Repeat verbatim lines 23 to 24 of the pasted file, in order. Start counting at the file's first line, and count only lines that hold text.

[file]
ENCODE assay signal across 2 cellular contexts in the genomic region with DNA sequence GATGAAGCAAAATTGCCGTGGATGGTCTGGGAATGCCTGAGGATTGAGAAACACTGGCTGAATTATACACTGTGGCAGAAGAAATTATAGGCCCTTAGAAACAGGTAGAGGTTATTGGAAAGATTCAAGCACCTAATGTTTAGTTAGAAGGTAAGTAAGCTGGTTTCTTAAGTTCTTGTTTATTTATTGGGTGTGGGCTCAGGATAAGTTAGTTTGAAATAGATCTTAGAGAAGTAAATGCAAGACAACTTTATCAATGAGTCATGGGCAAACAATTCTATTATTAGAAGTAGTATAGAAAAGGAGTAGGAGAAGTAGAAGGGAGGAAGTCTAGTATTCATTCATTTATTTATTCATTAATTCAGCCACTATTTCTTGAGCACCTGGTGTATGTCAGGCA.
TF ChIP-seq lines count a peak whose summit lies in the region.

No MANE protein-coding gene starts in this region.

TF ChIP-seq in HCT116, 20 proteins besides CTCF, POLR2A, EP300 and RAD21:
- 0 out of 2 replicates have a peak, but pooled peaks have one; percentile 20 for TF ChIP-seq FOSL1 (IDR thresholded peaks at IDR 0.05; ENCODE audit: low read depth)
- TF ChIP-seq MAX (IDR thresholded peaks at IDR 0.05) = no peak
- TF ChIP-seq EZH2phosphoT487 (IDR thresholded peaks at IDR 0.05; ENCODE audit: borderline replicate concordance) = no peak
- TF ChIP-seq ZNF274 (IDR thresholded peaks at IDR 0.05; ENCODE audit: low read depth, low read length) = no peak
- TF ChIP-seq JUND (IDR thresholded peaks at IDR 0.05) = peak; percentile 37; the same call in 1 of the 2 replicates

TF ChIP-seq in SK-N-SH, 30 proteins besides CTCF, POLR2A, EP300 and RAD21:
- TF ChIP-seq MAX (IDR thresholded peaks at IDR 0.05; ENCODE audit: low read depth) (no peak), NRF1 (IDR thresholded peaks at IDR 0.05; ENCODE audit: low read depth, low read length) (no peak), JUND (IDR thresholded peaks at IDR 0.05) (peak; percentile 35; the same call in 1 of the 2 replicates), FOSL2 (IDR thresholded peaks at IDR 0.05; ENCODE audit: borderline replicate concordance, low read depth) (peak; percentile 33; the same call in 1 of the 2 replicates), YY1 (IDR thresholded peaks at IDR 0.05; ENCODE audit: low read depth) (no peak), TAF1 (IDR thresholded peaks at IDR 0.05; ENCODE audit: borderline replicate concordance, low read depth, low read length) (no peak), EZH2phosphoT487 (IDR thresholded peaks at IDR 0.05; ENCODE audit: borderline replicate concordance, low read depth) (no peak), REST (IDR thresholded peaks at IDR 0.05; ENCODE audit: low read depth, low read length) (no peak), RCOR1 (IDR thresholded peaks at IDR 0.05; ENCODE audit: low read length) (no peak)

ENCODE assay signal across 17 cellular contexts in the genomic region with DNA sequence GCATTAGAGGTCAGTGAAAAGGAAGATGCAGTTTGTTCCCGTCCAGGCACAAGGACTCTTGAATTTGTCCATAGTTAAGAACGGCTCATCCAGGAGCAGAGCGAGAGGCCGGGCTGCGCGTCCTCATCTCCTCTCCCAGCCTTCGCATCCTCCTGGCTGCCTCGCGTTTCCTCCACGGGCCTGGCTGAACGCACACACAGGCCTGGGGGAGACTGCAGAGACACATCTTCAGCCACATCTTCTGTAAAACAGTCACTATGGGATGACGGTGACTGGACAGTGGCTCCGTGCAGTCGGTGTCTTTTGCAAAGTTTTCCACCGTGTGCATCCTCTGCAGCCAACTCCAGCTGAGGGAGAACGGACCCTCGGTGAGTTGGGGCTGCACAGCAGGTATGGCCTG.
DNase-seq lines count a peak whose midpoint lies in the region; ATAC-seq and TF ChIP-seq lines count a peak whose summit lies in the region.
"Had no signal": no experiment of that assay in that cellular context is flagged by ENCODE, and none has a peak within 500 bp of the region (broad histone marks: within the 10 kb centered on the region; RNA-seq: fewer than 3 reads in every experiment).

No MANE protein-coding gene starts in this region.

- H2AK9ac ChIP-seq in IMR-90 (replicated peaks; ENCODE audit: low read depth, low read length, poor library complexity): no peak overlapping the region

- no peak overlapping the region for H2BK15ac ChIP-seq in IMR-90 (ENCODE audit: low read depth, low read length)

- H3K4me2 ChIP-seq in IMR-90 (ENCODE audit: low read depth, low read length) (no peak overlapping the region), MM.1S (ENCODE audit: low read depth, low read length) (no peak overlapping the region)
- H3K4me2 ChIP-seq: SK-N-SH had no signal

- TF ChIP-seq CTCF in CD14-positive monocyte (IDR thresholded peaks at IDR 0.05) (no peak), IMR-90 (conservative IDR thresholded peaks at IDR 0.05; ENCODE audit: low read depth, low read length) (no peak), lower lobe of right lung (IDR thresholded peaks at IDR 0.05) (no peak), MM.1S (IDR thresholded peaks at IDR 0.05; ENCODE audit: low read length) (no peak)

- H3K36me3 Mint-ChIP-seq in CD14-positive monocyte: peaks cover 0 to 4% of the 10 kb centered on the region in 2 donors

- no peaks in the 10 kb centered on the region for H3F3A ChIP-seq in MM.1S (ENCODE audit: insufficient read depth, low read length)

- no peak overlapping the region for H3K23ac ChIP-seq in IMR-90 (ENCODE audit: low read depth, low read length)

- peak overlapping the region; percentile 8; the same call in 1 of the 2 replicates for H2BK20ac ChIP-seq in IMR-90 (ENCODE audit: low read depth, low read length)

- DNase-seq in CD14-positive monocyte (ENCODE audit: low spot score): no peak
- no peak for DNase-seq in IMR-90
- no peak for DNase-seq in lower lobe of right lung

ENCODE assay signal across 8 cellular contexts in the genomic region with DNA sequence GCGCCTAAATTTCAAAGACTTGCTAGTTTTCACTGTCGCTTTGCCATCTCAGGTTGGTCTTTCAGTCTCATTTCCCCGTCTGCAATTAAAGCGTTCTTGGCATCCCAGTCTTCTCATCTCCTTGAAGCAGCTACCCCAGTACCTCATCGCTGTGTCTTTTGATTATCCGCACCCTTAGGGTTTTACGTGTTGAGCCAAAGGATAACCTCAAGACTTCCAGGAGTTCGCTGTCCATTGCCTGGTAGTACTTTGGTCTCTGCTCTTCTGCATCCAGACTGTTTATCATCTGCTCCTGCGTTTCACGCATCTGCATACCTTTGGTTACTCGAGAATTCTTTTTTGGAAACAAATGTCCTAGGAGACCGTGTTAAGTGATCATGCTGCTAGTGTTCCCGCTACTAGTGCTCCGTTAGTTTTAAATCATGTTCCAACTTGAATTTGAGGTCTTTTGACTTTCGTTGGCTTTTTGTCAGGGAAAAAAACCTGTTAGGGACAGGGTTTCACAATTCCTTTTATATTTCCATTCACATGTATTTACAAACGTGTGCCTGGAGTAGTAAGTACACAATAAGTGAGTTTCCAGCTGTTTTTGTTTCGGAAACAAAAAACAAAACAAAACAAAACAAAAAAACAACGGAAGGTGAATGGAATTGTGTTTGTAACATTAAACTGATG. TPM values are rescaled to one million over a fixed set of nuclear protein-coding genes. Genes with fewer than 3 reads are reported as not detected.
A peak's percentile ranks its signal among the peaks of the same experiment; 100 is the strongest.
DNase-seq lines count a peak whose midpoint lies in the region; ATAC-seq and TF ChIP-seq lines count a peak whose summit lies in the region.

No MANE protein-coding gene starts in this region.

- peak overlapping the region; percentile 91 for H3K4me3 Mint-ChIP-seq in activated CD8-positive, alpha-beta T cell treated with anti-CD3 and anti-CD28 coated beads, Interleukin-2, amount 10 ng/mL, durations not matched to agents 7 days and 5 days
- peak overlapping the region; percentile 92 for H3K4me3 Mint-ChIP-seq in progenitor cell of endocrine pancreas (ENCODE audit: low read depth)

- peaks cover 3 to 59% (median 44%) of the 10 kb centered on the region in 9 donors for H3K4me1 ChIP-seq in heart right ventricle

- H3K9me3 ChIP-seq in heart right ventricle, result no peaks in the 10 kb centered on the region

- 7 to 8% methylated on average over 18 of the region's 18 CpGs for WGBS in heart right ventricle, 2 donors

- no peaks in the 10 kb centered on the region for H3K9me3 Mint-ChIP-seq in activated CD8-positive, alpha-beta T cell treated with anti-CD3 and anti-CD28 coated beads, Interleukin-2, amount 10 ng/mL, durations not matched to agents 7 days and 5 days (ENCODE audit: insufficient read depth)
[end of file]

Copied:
- no peak overlapping the region for H3K23ac ChIP-seq in IMR-90 (ENCODE audit: low read depth, low read length)

- peak overlapping the region; percentile 8; the same call in 1 of the 2 replicates for H2BK20ac ChIP-seq in IMR-90 (ENCODE audit: low read depth, low read length)